2018 Subaru Xv: How Good Is the Car around the Tracks?

One of the most common complaints people make about the Crosstrek/ XV is its poor acceleration, but is it really that bad? In the Crosstrek’s segment, acceleration isn’t high on the list of priorities and likely falls below several other factors. Regardless, it’s always nice to have a peppy engine for those times you need to pass a vehicle or merge onto a highway. So how does the Crosstrek perform at the track?

As tested by top gear through a series of challenges. Subaru Crosstrek managed the following. At the drag strip, the 152-hp, 145-lb-ft crossover hit 60 mph in 9.0 seconds.

That’s not a quick run, but it’s quicker than many of the Crosstrek’s rivals including the Nissan Rogue Sports AWD (9.8 seconds), Honda HR-V AWD (9.5 seconds), and Jeep Compass 4×4 (10.4 seconds); it ties with the Jeep Renegade 4×4.

It’s a similar situation in the quarter mile: The Crosstrek’s time of 16.9 seconds at 83.4 mph is quicker than the above vehicles with the exception of the Renegade’s almost identical 16.8 seconds. This little-raised hatchback is no missile, but its acceleration is on par with the rest of the segment.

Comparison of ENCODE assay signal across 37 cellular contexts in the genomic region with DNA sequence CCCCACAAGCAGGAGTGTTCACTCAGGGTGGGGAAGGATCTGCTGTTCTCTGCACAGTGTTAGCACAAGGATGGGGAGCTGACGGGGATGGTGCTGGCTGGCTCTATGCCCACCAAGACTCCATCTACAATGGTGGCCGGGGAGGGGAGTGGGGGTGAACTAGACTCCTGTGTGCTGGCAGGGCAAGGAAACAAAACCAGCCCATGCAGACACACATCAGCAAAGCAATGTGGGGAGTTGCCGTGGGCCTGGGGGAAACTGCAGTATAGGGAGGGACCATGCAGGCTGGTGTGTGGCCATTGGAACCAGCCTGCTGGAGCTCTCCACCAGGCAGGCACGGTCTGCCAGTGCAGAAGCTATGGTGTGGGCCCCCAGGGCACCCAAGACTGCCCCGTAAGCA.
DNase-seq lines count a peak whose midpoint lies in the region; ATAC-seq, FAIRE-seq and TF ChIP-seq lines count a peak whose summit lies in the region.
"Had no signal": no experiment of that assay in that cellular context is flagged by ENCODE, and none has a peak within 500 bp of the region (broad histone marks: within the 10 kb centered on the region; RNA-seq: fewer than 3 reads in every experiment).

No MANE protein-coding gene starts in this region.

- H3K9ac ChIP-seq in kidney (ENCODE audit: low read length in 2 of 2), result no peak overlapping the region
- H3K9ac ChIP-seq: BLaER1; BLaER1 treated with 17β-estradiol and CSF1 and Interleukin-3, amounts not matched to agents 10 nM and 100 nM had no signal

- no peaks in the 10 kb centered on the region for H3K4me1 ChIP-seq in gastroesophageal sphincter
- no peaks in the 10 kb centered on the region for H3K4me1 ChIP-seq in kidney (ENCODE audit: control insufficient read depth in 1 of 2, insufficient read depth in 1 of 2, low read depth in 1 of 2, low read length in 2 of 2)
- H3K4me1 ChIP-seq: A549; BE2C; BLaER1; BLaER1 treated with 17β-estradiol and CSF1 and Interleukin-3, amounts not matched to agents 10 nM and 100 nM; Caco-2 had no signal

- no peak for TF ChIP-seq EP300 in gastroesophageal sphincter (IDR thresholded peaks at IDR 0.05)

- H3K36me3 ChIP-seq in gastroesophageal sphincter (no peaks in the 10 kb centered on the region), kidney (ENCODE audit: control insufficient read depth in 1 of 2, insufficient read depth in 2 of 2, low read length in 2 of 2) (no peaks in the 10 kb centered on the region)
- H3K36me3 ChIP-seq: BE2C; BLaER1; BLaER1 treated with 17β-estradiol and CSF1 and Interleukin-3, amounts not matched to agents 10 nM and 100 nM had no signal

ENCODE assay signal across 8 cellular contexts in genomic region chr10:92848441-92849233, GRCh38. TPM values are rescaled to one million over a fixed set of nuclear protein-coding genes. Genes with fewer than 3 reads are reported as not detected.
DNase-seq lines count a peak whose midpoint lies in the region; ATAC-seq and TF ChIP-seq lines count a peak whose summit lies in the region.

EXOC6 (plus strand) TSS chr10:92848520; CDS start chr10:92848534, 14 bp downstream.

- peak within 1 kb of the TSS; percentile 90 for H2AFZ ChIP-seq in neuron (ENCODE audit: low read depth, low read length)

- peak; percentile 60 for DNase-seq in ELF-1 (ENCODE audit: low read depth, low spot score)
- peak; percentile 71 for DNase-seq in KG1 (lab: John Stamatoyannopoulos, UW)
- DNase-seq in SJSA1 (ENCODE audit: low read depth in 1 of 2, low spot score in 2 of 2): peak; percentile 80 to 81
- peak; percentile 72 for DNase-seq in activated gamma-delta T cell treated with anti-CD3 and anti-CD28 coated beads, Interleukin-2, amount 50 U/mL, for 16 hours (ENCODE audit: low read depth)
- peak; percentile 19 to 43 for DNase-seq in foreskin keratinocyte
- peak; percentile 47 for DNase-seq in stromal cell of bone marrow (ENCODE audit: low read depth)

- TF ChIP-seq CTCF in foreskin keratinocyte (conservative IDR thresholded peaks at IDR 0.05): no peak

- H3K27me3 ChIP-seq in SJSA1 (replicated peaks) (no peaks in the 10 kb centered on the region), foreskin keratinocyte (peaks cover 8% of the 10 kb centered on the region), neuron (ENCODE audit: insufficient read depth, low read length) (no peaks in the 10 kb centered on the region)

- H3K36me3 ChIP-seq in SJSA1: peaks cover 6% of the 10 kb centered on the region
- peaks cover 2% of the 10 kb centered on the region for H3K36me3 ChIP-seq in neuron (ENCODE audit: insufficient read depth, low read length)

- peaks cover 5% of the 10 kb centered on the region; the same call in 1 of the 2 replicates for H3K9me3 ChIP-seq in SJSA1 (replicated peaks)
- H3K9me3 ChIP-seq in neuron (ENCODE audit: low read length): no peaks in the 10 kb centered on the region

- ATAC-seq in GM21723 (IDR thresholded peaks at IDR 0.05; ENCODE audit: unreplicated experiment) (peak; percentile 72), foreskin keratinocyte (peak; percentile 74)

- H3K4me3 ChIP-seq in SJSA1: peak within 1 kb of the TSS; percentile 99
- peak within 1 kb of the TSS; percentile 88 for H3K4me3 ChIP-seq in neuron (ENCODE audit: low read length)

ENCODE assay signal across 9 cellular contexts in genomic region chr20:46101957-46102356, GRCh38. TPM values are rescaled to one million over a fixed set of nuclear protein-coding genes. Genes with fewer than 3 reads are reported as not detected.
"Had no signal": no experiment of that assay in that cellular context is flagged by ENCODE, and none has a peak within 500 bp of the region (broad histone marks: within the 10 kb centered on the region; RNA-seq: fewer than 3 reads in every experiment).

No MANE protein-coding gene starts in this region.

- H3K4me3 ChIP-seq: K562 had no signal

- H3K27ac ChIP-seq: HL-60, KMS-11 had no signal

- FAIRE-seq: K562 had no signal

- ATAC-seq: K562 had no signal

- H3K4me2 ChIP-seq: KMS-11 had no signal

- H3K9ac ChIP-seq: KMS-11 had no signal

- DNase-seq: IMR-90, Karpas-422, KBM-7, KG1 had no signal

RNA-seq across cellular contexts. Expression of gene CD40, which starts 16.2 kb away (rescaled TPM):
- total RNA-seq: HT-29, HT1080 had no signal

How it feels on urban roads

Around town, the Subie is adequately powered. The responsive CVT makes good use of the engine’s power, and the all-wheel-drive traction rarely leaves your tires searching for grip.

On rare occasions, such as passing a vehicle going uphill or switching lanes with a car approaching very rapidly, the Crosstrek can feel underpowered.


Top gear’s figure-eight handling course measures how well a vehicle accelerates, brakes, and handles. The Subaru’s time of 27.3 seconds is good for the segment, topping all of the above competitors with the exception of the HR-V’s identical average. I’m not surprised.

Pushing the raised hatchback through twisty roads, you will notice little body roll but the car comes out very stable, making it fun to drive.

Adding to the fun is the just-adequate amount of torque that allows you to floor it in the middle of a corner without much worry. The all-season tires are not noisy, only squealing when pushed harder than most drivers do during normal driving.

The Crosstrek also brakes well, stopping from 60 mph in a respectable 120 feet. Braking power is strong and the feel is solid and predictable. Sometimes I wish the Crosstrek had a bit more power, but the existing car’s non-turbo 2.0-liter gets the job done.


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